Add to all this research that Mr. Jose Pereztroika of all perezcope.com has conducted — read that here — and you will discover that the Mare Nostrum’s case layout really is nearer to what Panerai was performing at the mid-1950s, rather than in the early ’40s. Panerai includes a fairly poorly recorded history and the Mare Nostrum is a most fitting example — there is literally one actual detailed image from the ’50s, the one that you see further above, and that is about it. Still, the Mare Nostrum has definitely existed and it is for everyone to determine how much weight they give to the fact of whether Italian navy commanders were rocking it during World War II.Worry not, however, in the event that you believed this new release was likely to be massive as from some 74 decades ago, or its 52mm tribute-pieces from 2010 and 2015. This is not a new-found thing either. There were several limited editions made in Panerai’s pre-Vendome era. This, incidentally, essentially means pre-Richemont (just the titles have changed, but nothing else). On one note, “pre-V” is likely used so much because Panerai, auctioneers and fans of the brand likely much prefer calling it the vague “pre-Vendome” instead of “pre-Richemont” that mere mortal watch enthusiasts could understand.Back on subject: back in the mid-90s, Panerai introduced the mention 5218-301/A, a 42mm-wide piece that is remarkably close in its look to this brand new Panerai Mare Nostrum PAM716. It was also followed by two Slytech bits, in harmony with Panerai’s love reaching its climax with actor Sylvester Stallone — that, in fact, has done a great deal by helping expose the then-largely-unknown brand, and who remains a lover of Panerai to this day.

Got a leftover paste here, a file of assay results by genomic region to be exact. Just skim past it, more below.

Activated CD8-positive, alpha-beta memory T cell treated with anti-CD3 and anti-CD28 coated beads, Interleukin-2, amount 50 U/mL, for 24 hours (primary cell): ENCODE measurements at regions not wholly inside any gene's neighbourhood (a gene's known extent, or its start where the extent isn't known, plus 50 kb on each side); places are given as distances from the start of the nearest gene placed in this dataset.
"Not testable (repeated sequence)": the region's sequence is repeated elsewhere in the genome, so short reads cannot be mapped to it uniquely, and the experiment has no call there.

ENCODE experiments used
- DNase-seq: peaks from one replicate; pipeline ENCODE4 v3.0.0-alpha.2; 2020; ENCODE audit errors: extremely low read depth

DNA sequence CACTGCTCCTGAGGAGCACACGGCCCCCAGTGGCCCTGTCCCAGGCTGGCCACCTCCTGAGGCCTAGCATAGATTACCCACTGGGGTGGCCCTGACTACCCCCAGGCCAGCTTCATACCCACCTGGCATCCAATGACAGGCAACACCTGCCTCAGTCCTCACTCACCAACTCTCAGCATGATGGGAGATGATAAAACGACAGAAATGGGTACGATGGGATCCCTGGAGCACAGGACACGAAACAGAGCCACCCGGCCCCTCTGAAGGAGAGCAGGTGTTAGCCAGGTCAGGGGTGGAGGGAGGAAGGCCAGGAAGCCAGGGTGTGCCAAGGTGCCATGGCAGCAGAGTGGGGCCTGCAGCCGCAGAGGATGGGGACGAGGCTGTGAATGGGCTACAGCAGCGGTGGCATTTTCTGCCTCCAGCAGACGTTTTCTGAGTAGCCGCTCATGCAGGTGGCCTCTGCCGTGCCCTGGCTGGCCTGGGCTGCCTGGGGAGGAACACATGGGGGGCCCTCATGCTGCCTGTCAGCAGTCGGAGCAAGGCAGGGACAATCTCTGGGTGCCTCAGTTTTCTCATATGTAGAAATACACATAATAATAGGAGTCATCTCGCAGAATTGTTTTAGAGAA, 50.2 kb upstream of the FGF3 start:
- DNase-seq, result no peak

At SIHH 2015 Panerai will unveil the Luminor 1950 3 Days Chrono Flyback Automatic Ceramica, a variation of its Luminor chronograph, in matte black ceramic.
Two years ago Panerai unveiled its P.9100 in-house chronograph movement, a self-winding calibre with a condensed chronograph display featuring just two central hands. First available only in steel or gold, the P.9100 has now made its way into the new Luminor 1950 3 Days Chrono Flyback Automatic Ceramica PAM580 with a black ceramic case. The look of the new chronograph is classic Panerai: the case is matte black ceramic with a 44 mm diameter, while the dial and hands have faux vintage ivory Super Luminova.
The chronograph has just two hands, both mounted on the central axis of the dial. A blue hands records the elapsed seconds, while the rhodium plated hand just below does the same for the minutes. In addition the chronograph has a flyback function. Constant seconds is displayed in the sub-dial at nine o’clock, with the date just across. A sapphire display back – tinted grey as Panerai has done with other ceramic watches – reveals the P.9100 movement. It has a three day power reserve as well as the usual bells and whistles of a modern chronograph, like a column wheel and vertical clutch.
The price of the Luminor 1950 3 Days Chrono Flyback Automatic Ceramica has yet to be announced, but it will be between US$12,800 and US$30,900, which are the prices of the same model in steel and rose gold respectively. An educated guess would peg it at around US$18,000.